GSA Connects 2021 in Portland, Oregon

Paper No. 7-4
Presentation Time: 8:50 AM


ROCHE, Vincent, Institut des Sciences de la Terre de Paris, UMR 7193 CNRS-UPMC, Sorbonne Université, Paris, 75005, France, JOLIVET, Laurent, Institut des Sciences de la Terre de Paris, UMR 7193 CNRS-UPMC, Sorbonne Université, 4 place Jussieu, Paris, 75005, France, GRASEMANN, Bernhard, Institute of Geology, Univ of Vienna, Althanstrasse 14, Vienna, A-1090, Austria, PAPANIKOLAOU, Dimitrios, Department of Geology and Geoenvironment, National & Kapodistrian University of Athens, Zografou 15784, Athens, Greece and BOZKURT, Erdin, Center for Global Tectonics & State Key Laboratory of Geological Processes and Mineral Resources, China University of Geosciences, 388 Lumo Road, Hongshan District, Wuhan, 430074, China; Department of Geological Engineering, Middle East Technical University, Ankara, TR–06531, Turkey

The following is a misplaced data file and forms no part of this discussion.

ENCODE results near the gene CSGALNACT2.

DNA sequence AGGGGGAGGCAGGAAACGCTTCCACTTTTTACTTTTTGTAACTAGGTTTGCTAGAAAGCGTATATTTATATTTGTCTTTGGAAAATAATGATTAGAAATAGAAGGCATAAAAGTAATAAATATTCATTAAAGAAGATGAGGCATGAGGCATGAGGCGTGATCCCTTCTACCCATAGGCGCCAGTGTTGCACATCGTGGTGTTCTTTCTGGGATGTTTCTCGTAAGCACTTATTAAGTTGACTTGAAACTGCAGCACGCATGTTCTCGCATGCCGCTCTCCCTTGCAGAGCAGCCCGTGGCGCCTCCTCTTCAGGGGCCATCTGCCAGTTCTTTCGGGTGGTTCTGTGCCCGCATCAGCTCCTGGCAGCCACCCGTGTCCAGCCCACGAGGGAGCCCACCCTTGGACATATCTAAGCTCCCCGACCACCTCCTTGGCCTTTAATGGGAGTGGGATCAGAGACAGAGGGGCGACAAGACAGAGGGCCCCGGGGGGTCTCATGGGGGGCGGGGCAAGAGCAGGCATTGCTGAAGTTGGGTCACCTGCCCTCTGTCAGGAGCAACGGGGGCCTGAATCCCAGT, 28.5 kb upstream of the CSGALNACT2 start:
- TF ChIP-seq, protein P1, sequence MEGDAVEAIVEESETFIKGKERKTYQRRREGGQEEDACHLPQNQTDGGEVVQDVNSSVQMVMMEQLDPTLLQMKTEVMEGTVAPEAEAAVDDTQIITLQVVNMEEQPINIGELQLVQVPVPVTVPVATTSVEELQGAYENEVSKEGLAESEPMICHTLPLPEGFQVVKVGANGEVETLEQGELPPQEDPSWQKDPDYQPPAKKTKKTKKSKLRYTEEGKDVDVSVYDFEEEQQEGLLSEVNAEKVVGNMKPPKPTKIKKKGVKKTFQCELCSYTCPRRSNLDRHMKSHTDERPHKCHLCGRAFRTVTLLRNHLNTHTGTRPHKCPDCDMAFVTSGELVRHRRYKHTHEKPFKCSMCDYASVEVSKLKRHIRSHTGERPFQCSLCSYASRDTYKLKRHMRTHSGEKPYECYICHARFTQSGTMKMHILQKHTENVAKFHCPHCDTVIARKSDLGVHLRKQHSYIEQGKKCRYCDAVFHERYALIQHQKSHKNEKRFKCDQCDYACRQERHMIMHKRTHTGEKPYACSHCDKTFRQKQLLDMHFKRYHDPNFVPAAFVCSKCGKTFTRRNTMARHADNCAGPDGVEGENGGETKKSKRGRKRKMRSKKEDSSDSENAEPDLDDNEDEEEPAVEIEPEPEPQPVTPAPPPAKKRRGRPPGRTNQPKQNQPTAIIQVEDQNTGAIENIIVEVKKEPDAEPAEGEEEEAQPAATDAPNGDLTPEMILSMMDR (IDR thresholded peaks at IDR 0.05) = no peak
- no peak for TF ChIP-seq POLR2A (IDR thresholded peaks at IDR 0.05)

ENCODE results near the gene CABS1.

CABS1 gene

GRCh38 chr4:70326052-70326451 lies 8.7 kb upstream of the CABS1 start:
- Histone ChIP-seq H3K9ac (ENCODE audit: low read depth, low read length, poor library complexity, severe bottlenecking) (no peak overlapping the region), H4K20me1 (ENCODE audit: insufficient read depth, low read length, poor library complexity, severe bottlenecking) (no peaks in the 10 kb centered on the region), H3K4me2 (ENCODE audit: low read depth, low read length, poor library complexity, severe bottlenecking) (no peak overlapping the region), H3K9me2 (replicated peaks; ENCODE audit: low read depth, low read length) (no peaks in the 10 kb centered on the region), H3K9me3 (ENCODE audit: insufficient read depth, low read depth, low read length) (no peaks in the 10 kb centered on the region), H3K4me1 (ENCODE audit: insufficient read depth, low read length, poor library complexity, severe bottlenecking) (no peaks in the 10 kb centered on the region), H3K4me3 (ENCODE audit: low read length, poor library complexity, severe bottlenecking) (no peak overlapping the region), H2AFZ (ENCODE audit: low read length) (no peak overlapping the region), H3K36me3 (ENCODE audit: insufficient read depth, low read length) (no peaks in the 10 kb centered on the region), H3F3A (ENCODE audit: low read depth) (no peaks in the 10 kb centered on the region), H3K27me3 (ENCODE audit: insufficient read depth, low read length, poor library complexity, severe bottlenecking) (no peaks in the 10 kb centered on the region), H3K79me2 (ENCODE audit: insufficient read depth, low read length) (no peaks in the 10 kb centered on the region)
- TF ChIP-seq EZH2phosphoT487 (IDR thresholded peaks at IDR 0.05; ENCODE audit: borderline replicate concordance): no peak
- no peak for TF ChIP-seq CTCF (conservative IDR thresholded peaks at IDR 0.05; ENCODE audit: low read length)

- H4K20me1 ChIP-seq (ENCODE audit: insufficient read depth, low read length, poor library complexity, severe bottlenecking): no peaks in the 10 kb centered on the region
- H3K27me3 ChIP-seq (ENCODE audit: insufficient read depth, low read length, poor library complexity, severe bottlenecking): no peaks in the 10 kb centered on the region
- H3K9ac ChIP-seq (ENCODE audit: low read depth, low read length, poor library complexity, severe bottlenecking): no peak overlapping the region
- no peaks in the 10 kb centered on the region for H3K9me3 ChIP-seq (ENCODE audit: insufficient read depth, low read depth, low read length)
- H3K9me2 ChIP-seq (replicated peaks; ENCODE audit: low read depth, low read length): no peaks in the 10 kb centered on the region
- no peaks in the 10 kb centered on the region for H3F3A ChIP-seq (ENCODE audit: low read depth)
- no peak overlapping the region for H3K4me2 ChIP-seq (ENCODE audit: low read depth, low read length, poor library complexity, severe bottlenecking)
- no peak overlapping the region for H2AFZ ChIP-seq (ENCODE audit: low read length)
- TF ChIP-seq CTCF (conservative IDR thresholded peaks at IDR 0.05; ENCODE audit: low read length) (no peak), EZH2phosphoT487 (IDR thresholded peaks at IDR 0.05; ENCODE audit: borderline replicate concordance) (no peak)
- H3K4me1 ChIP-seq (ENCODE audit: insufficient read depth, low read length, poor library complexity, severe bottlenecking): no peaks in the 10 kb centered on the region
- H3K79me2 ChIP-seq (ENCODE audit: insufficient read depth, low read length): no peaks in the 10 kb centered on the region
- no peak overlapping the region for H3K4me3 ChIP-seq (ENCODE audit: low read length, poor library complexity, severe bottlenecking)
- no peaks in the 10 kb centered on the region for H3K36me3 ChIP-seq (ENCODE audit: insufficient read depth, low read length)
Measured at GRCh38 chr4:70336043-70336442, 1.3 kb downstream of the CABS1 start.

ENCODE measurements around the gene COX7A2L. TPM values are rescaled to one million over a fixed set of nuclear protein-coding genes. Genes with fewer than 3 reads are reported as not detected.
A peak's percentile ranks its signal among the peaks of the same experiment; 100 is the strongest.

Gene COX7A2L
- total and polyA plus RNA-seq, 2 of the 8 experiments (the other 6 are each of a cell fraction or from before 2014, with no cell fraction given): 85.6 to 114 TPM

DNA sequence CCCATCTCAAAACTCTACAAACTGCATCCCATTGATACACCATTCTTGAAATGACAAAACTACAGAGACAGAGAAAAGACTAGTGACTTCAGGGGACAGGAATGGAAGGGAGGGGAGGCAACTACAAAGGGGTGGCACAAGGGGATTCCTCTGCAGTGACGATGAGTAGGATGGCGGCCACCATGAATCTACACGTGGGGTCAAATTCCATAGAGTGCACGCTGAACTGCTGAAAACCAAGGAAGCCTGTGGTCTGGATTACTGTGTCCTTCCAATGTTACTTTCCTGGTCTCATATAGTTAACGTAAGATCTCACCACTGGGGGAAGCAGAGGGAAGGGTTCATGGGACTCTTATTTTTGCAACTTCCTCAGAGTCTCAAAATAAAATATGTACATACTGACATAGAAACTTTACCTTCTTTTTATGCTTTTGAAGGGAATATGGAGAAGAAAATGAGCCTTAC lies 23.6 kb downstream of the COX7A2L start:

Slab dynamics in the Eastern Mediterranean realm is the main control on tectonic and magmatic evolution through time. Although there is an agreement on the localization of a major transfer zone accommodating differential retreat in back-arc region below the Aegean Sea, there is no consensus about the time-space evolution, the deformation and thermal consequences of such dynamics in the overriding plate of the subduction zone. Here, we present a global vision of the area, investigating the correlation with the Aegean and western Anatolian, focusing mainly on the poorly studied Dodecanese islands and on the Menderes Massif. Results show that post-orogenic extension in the overriding plate around the slab tear keeps a constant NNE-SSW direction accommodating the difference in finite rates of extension. Deformation is mainly accommodated by crustal-scale low-angle normal faults since the Oligo-Miocene. Extension in the northern Cyclades, Dodecanese and Menderes Massif records top-to-NNE shear sense whereas the southern regions show top-to-SSW kinematics, suggesting that back-arc extension in the whole Eastern Mediterranean realm is bivergent. Extension induced by slab dynamics is also often associated with high-temperature low-pressure metamorphic events. In that sense, geochronological investigations reveal the formation of a large Miocene thermal pulse contemporaneous with the exhumation of the Menderes MCC and other MCCs in Cyclades. In addition, despite the complexity involved in the Aegean-Anatolian orogenic wedge, we demonstrate the existence of a similar regional tectono-metamorphic evolution before post-orogenic extension through the entire region. From top to bottom, we found that several nappes have recorded different high-pressure and low-temperature conditions. We recognized (i) the Lycian Nappes, which were exhumed earlier in the Late Cretaceous, (ii) the Upper Cycladic Blueschist Nappe characterized by eclogite parageneses and finally (iii) the colder units such as Amorgos unit, the cover of the Menderes Massif and the Lower Cycladic Blueschist Nappe (e.g. Folegandros, a part of the Dodecanese and Fourni islands). Nonetheless, a major difference is the presence of the Eocene Barrovian-type metamorphism in the Menderes Massif that partly obliterated the high-pressure parageneses, implying a larger amount of basement units in the Menderes Massif compared to the Cyclades. To sum-up, the Eastern Mediterranean realm is an ideal natural laboratory to study subduction dynamics since the last 60 Ma.